Showing Research Impact

MBP students explained what made their poster presentations stand out at the program's annual Spring Research Symposium.

Matthew Williams presenting his poster

Kishan Batcheldor (MBP '24) is an intern at LanzaTech, a carbon recycling company that uses bacteria to convert pollution into fuels and other valuable chemicals. He shared results from his research at Northwestern Engineering's Master of Biotechnology Program (MBP) annual Spring Research Symposium, but as he prepared for the event's poster session, he kept thinking about one question.


"I wanted to tell a story with my poster that showed not only the technical details, such as the methods and results of the experiment, but incorporated the ‘why?’ behind the research," he said. "The whole mission at LanzaTech revolves around a higher-level goal of creating a more sustainable future, and I thought it would be important to discuss the story of why and how gas fermenting bacteria play a role in that goal."

He was right.

Batcheldor was honored along with Leila Iravani (MBP ‘24) and Matthew Williams (MBP '24) as top presenters at the event's poster session. The goal of the presentations was to find clear, creative, engaging ways to tell a story from the results of ongoing research.

Students articulated complex topics and details to an audience not as familiar with the research.

“With my poster presentation, I hoped to share the methods that I used for my research in a digestible way for people unfamiliar with the computational methods,” said Williams, whose research focused on using those methods to help break through bottlenecks that slow biological processes to create a desired molecule.  “My other goal was to spark discussion, and I think the discussions sparked by the poster helped my presentation stand out.”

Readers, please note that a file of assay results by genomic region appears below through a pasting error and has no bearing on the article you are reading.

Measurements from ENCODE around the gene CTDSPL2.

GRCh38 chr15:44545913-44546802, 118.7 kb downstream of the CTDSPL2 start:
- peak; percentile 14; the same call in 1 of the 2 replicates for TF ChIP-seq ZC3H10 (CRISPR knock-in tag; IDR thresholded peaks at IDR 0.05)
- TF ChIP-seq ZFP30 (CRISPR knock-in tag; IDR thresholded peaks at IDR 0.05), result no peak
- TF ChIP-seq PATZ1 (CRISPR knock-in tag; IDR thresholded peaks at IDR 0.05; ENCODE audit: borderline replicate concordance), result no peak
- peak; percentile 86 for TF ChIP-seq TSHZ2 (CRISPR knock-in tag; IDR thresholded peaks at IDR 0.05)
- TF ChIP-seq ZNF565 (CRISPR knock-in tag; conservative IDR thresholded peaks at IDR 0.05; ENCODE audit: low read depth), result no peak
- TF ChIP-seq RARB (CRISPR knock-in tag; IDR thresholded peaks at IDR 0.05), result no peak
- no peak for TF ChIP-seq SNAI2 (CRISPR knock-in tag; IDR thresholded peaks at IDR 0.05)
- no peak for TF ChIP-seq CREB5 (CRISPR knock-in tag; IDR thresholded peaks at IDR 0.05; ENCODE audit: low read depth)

The presentations were judged by members of the MBP Industrial Advisory Board, a group of professionals whose mission is to ensure the program’s courses remain aligned with industry needs.  

The winners were inspired by the prestigious judging panel.

"It was important to have the experience of presenting to the MBP Industrial Advisory Board because it gave me experience presenting in a more professional context," Williams said. "I think that they gave valuable feedback on our work. I also value the opportunity to meet and have conversations with experienced professionals in the industry." 

Batcheldor agreed. 

"Most of what you do in your professional life is presenting work to others to get them to understand the value of your work,”  Batcheldor said. “Whether it’s to a direct manager or to investors or to executives, it is extremely important to learn presentation skills, which becomes harder when the technical barrier to entry for a lot of the concepts is so steep.” 

While he guessed many IAB members were experts in synthetic biology, he did not want to assume everyone was or that they had the necessary knowledge to understand technical details about bacteria. He opted for a high-level overview of his work — and he believed that's what helped make his presentation memorable. 

“What made my poster stand out was the approachability of the content and the enthusiasm behind it,” Batcheldor said. “I’m working on a project in a field that I’m passionate about, and people are more likely to be engaged in a poster if you are really invested in the work."

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